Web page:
The Paper Pile Problem: One Small Thing That Led To Mastering My Email
I am on top of email correspondence.
For the most part, I get back to people in a timely manner, I keep my inbox pretty clear, and, even when I leave a meeting and have 35- 50 emails sitting in my inbox, I clear it down in usually about 15 minutes. I don’t have a new productivity tool, I don’t use any software, and I’m not faster at typing (I’m probably slower than most when it comes to typing). So what is it that I’m doing that keeps things so in order?
For the answer, we have to go back to when I was teaching….
When I used to teach, I had five classes a day. Sometimes I had six. Every Tuesday my students got a vocabulary quiz and every Friday, they got a test. My average class was 30-33 students, so if you do the math, that means there were a lot of papers to correct when all was said and done. For the first few years, I ended up with a pile of papers on my desk at the end of the day and basically struggled to get them all corrected. I was always behind on my grading and constantly playing catch up. It even got to the point where I was late entering final grades.
What I didn’t realize at the time was that there was something very powerful happening to me psychologically with those paper piles. You see, as I saw the papers pile up, the perceived work to complete them became bigger and bigger. Ultimately, just looking at the massive pile on my desk depressed me and I would say the most dreaded words anyone can utter:
“I’ll take care of those tomorrow.”
This ultimately led to me having numerous instances in which I would have to spend my entire Sunday from 9:00am to 9:00pm in the faculty room correcting papers. I was frustrated and annoyed and wasn’t sure how to solve the problem.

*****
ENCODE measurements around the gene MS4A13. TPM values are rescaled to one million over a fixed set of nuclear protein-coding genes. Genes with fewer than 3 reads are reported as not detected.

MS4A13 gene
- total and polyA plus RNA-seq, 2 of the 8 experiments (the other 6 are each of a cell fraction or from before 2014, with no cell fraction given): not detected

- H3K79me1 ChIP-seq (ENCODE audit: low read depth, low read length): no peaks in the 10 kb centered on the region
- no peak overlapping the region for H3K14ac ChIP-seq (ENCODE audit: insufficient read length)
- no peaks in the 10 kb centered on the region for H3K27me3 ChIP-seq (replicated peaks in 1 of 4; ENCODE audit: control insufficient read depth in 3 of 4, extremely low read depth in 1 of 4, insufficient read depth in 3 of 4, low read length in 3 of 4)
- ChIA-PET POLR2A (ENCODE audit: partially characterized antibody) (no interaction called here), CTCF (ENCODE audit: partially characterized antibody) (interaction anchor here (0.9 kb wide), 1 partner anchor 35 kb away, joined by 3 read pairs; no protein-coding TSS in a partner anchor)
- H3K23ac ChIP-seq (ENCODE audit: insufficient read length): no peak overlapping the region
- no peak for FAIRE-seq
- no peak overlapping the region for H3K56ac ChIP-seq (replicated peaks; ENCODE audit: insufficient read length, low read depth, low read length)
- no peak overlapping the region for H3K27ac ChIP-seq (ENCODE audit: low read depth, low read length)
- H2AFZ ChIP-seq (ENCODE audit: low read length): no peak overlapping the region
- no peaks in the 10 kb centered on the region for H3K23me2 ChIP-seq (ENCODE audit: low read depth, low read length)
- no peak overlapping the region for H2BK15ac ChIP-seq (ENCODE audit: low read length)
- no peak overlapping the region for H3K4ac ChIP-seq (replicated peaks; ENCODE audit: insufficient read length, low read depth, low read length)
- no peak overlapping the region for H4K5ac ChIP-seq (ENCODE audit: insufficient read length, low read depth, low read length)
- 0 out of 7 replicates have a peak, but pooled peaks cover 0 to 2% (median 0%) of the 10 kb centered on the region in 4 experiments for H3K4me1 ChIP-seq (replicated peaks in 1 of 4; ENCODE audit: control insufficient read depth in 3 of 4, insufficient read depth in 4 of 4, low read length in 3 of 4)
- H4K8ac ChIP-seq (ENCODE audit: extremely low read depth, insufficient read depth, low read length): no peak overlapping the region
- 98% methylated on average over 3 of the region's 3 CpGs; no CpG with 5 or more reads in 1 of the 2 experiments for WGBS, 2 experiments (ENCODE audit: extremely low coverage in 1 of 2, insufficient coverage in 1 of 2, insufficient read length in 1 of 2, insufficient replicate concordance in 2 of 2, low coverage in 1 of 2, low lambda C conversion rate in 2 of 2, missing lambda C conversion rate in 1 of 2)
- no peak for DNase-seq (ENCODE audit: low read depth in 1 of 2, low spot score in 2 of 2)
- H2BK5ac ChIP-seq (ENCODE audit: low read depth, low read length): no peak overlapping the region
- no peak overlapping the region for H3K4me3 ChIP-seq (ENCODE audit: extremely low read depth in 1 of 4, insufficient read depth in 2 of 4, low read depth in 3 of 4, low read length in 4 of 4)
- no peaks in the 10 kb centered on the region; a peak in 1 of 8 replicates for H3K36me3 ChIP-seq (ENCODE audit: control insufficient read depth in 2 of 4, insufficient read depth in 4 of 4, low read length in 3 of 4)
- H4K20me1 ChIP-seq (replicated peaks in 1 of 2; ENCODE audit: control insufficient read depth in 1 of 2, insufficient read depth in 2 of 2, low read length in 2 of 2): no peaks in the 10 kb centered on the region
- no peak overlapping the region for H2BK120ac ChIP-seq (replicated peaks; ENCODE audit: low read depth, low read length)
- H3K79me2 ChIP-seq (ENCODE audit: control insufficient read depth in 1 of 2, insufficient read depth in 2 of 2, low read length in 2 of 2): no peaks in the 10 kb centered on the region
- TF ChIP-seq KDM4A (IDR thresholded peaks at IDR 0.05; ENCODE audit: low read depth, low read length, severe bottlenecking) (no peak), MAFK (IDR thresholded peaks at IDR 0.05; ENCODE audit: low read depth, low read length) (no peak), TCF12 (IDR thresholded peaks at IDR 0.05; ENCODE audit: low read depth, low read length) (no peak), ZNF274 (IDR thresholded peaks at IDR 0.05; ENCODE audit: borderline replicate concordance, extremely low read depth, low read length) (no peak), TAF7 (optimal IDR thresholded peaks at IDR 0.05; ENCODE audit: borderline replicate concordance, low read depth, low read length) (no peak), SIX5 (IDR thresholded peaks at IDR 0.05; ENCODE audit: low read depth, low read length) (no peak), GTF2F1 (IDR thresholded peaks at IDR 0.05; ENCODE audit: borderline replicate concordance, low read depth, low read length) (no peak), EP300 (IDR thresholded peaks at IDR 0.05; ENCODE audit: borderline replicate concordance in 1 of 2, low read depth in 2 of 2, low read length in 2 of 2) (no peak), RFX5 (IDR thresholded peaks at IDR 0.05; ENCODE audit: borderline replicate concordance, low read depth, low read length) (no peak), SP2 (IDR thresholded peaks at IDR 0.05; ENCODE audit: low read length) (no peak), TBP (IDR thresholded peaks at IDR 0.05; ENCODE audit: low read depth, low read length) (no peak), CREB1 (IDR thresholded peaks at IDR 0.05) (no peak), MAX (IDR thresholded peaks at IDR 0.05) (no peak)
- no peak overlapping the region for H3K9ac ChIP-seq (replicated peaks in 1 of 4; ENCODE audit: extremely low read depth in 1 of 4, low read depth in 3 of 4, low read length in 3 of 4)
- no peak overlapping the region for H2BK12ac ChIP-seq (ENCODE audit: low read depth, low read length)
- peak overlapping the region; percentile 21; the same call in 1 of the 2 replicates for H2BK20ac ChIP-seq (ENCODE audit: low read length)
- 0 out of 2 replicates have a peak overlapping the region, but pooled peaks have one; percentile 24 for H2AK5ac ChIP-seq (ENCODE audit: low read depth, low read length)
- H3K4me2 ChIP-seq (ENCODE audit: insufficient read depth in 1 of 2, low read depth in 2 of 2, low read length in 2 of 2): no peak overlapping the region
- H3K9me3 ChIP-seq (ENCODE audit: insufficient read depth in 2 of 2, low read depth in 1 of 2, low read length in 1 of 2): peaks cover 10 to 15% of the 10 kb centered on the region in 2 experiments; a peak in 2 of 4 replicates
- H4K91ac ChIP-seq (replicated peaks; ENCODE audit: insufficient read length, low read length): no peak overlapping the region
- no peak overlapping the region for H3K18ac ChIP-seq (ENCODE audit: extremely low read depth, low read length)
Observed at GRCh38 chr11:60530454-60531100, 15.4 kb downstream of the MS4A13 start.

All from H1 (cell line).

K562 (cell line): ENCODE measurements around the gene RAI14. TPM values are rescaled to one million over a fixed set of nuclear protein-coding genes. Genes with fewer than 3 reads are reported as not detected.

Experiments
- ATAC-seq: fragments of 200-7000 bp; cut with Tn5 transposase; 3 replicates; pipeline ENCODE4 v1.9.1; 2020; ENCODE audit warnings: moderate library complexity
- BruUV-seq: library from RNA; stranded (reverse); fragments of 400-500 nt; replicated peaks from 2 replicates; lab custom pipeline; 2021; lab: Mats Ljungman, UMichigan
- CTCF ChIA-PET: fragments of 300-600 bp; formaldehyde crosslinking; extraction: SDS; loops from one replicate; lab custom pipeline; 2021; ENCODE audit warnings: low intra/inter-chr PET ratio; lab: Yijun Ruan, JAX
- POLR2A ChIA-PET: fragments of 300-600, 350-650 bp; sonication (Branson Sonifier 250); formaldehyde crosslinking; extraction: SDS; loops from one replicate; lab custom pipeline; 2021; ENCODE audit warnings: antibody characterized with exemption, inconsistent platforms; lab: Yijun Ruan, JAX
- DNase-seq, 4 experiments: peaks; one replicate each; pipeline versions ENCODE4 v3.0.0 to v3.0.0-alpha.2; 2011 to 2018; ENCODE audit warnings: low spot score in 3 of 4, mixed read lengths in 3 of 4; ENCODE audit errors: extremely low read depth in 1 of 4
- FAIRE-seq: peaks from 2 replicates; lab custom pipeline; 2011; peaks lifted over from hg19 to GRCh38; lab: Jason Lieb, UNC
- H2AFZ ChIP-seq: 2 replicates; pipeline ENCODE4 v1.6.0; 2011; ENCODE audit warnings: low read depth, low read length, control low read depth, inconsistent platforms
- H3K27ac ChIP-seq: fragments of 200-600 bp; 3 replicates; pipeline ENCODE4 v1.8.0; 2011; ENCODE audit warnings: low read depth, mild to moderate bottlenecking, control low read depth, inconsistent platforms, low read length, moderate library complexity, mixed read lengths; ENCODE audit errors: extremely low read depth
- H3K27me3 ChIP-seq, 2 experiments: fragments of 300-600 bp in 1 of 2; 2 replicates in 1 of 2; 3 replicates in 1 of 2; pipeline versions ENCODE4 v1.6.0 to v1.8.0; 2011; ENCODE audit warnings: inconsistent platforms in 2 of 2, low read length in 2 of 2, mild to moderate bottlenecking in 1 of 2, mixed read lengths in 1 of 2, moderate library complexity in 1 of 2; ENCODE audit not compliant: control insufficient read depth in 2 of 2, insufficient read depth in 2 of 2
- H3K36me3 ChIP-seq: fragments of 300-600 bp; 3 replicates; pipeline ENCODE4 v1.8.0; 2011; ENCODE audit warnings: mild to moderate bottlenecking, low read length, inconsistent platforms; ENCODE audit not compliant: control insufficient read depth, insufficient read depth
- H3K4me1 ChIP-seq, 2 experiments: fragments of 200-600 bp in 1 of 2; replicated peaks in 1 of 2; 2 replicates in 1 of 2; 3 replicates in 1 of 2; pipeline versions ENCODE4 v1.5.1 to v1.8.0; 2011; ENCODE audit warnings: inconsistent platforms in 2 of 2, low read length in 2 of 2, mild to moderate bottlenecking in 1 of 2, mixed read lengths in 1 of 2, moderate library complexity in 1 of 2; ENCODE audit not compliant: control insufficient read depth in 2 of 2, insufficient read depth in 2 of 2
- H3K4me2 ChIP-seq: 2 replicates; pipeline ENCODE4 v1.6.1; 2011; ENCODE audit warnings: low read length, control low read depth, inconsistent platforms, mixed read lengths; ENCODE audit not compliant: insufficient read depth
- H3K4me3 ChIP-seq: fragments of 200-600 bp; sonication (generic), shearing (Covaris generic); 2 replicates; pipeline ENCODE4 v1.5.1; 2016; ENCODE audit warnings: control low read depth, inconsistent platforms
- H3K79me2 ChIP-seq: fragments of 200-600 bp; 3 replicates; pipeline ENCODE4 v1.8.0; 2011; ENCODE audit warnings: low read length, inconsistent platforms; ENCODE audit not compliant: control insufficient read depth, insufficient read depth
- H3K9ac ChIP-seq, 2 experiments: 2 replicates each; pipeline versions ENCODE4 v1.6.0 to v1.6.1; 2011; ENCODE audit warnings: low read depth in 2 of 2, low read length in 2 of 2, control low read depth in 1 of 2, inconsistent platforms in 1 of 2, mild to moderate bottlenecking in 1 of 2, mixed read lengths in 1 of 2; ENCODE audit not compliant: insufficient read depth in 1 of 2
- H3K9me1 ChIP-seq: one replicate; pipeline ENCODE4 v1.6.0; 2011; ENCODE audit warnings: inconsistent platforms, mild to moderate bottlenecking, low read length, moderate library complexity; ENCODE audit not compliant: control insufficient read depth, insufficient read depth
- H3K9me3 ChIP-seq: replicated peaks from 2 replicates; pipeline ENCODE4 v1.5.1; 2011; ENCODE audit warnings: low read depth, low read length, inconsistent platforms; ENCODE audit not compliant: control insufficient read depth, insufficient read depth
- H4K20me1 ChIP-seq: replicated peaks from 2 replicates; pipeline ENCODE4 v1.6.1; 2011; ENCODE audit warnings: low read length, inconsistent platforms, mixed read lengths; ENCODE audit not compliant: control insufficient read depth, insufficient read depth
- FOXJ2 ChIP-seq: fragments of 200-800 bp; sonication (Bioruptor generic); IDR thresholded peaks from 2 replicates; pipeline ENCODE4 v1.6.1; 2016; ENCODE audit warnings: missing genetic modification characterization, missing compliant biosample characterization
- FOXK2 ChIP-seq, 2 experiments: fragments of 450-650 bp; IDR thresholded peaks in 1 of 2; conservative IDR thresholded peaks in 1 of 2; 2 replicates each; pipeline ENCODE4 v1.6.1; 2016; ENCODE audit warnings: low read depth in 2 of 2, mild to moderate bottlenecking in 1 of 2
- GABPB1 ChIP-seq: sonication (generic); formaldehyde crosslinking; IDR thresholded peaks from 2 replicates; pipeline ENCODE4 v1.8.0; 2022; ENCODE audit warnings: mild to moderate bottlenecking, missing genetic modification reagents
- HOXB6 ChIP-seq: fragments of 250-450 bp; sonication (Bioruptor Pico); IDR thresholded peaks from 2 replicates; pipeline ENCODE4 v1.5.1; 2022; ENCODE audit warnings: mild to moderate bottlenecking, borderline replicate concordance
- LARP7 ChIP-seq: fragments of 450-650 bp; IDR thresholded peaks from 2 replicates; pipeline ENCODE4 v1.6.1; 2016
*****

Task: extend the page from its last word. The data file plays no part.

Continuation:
Then one day, I had an idea. I took the papers from each class period and put each in its own separate pile. Suddenly the mountain disappeared and all I could see was a series of small hills. Each looked very easy to correct and I found myself thinking that I could get the papers graded in between class periods or during an off period. I didn’t commit to getting all of them done, just a class’s worth at a time. From that point on, I was not spending my Sundays at the school anymore. I was able to get the papers corrected.
So what does this have to do with email?
Your inbox is the pile. If you allow it to pile up then when you see a massive number of emails it’s just like a mountain of papers. You become less motivated to answer them.
What I do now is, when in email comes in, file each email in one of a series of folders. (To learn how to get your email down to a few essential folders, check out the book The Hamster Revolution. You won’t be sorry.)
I make a choice when each email comes in: Is this something I can answer right away? If so, I answer it and get rid of it or file it under teams. If not, I file it in a folder labeled “Incomplete Tasks” and then come back to it later in the day.
I then determine if the email needs and additional label as an introduction, coming from someone on my team, having to do with admin duties, or something I would like to review later and then re-file accordingly.
All I have to do, then, is go to each file or label in turn and respond to the small group of emails the file contains. Now the email “piles” are much smaller and my inbox – what I see – is clear. So, psychologically, I am not feeling overwhelmed.
So, the next time you are cursing your inbox, take a second to ask if you are looking at a pile of papers and, if so, think of some ways to separate them. You’ll find you have more cognitive ability and that you’ll be able to get more done.
And who doesn’t want to pass an email test with flying colors?